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# Image resizing using Seam carving using OpenCV in Python

Seam carving is an effective image processing technique with the help of which an image can be resized without removing important elements from the image. The basic approach is to find all the continuous pixels with low energy from left to right or from top to bottom. After the region is selected, it is removed from the original image, leaving only the relevant part of the image. An energy map is derived from the original image which represents apposite details of the image. With the help of the energy map, we can identify the seams that are spread from right to left or top to bottom.

## How is Seam carving different from the traditional resizing approach?

Seam carving is different from resizing in the sense that in Seam carving all the valuable aspects and elements are still present in the image but resizing the image is simply copied to a newer size which may be responsible for losing important details.

Below is the Implementation of Seam carving technique:

## Python3

 `# import the necessary libraries``from` `skimage ``import` `transform``from` `skimage ``import` `filters``import` `cv2`` ` `# read the input image``img ``=` `cv2.imread(``'Seam.jpg'``)`` ` `# convert image from BGR``# to GRAY scale``gray ``=` `cv2.cvtColor(img, cv2.COLOR_BGR2GRAY)`` ` `# filter out the gradient representation ``# image to further process for ``# seam carving algorithm``# filters.sobel() is used to ``# find edges in an image``filtered ``=` `filters.sobel(gray.astype(``"float"``))`` ` ` ` `for` `i ``in` `range``(``20``, ``180``, ``20``):``   ` `    ``# apply seam carve to the image, ``    ``# iterating over the image for``    ``# multiple frames``    ``# transform.seam_carve() can transform ``    ``# the  seam of image vertically as``    ``# well as horizontally``    ``carved_image ``=` `transform.seam_carve(img,``                                        ``filtered, ``                                        ``'vertical'``,``                                        ``i)`` ` `# show the original image``cv2.imshow(``"original"``, img)`` ` `# show the carved image``cv2.imshow(``"carved"``, carved_image)`` ` `# print shape of both images``print``(``"Shape of original image "``,``      ``img.shape)``print``(``"Shape of Carved image "``,``      ``carved_image.shape)`` ` `# wait ``cv2.waitKey(``0``)`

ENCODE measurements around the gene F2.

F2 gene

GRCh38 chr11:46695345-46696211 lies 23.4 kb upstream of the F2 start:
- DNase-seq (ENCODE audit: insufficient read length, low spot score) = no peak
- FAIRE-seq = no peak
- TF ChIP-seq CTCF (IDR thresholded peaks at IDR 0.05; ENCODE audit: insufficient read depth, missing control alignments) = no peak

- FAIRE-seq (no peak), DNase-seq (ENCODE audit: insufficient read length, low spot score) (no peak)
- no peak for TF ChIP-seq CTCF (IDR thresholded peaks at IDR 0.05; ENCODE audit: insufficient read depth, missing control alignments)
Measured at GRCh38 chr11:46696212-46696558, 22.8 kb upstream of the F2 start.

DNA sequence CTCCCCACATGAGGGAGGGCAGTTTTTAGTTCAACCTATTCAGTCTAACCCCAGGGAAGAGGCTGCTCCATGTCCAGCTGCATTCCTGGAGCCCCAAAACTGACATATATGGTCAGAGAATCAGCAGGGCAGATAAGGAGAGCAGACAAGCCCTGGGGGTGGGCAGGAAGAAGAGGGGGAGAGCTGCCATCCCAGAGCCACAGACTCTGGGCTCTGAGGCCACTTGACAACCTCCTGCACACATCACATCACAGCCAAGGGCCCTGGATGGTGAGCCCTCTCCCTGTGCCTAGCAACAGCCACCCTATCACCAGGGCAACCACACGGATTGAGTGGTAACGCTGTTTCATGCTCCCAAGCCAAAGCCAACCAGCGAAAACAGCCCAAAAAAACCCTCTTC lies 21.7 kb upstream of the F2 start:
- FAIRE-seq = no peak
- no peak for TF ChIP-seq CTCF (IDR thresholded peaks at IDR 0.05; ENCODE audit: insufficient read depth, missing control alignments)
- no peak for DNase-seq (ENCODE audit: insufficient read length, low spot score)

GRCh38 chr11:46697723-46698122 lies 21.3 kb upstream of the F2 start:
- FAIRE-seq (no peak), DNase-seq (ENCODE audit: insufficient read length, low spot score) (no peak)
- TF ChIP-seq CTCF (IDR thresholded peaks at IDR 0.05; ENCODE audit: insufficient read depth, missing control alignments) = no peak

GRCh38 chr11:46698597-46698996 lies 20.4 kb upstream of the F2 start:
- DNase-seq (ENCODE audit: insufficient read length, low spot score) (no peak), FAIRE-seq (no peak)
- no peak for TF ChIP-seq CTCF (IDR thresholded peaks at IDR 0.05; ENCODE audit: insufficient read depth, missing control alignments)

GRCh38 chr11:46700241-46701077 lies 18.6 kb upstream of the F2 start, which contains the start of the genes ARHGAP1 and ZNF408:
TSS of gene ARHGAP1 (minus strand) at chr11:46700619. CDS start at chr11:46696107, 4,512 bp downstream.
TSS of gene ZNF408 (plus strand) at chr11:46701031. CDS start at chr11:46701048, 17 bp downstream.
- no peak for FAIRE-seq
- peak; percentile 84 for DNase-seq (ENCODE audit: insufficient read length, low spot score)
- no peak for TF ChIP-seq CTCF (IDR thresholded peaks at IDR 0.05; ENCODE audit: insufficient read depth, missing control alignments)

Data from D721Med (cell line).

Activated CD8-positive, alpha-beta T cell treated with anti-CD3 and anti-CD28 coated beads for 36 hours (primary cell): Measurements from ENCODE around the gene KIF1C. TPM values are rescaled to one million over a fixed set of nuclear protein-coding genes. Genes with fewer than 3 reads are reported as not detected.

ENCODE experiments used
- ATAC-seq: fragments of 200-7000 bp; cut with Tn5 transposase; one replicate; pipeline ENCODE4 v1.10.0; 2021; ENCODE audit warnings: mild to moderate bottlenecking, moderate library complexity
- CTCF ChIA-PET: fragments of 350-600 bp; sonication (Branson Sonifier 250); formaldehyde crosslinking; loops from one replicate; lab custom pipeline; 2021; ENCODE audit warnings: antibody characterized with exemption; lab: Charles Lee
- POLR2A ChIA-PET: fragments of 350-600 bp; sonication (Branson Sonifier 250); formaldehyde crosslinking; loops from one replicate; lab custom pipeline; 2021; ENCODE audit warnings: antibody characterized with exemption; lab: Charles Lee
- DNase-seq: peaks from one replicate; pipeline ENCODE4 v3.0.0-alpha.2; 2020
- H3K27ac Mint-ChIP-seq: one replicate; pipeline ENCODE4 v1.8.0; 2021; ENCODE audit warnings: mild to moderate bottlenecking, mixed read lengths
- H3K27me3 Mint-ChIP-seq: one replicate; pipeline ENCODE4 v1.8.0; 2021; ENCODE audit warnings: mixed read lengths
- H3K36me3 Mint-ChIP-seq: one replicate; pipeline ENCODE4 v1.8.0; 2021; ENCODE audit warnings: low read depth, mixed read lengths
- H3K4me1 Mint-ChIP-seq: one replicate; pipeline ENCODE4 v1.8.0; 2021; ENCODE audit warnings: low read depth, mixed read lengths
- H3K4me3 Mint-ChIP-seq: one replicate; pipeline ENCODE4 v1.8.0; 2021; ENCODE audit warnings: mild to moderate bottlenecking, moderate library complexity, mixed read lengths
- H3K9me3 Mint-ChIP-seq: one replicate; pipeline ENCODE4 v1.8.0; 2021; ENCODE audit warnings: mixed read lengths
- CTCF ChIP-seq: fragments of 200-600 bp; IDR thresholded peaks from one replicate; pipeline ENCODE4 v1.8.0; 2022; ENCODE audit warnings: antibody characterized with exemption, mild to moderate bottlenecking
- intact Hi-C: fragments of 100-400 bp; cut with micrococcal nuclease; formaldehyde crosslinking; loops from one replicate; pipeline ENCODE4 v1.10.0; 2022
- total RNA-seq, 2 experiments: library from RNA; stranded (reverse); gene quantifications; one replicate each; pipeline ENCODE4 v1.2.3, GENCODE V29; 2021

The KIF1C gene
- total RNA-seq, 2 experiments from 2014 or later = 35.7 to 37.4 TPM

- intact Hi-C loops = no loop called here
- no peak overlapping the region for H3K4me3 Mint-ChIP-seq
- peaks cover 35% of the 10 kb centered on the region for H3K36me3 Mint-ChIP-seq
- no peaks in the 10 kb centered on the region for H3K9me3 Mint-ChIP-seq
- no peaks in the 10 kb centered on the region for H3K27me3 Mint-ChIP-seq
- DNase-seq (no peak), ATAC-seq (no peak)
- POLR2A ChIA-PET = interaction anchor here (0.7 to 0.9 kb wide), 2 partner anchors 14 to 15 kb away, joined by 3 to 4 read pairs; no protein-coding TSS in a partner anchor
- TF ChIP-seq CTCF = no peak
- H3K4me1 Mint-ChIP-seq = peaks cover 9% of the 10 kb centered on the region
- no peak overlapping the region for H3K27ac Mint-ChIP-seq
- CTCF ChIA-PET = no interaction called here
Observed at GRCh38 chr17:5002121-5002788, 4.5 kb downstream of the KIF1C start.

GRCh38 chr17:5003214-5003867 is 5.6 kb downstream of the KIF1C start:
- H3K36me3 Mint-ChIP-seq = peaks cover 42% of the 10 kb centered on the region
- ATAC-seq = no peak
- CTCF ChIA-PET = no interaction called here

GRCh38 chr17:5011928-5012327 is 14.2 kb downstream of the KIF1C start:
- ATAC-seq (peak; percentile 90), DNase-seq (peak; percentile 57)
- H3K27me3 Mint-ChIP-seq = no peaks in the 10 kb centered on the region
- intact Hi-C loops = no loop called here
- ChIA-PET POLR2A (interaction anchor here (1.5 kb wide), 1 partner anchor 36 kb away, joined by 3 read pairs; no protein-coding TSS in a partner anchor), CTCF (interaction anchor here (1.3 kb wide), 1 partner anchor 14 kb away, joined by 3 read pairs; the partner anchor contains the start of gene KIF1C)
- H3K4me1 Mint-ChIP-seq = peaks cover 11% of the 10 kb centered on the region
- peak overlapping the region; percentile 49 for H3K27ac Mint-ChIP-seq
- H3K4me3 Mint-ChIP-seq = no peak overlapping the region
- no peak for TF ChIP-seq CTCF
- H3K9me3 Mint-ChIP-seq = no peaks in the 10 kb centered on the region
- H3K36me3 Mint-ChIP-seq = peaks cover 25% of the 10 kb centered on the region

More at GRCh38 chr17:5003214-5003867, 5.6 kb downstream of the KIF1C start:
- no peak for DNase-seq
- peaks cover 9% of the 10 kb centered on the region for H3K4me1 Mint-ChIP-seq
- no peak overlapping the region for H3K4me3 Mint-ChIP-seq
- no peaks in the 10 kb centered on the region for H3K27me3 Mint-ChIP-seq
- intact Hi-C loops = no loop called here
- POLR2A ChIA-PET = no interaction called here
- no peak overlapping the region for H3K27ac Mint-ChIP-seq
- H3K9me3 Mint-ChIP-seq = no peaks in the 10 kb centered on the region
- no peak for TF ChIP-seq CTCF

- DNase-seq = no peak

Output

```Shape of original Image (667, 1000, 3)
Shape of Carved image (667, 840, 3)
```

Original Image

Carved Image

Note: This code uses scikit-image version 0.15.0.

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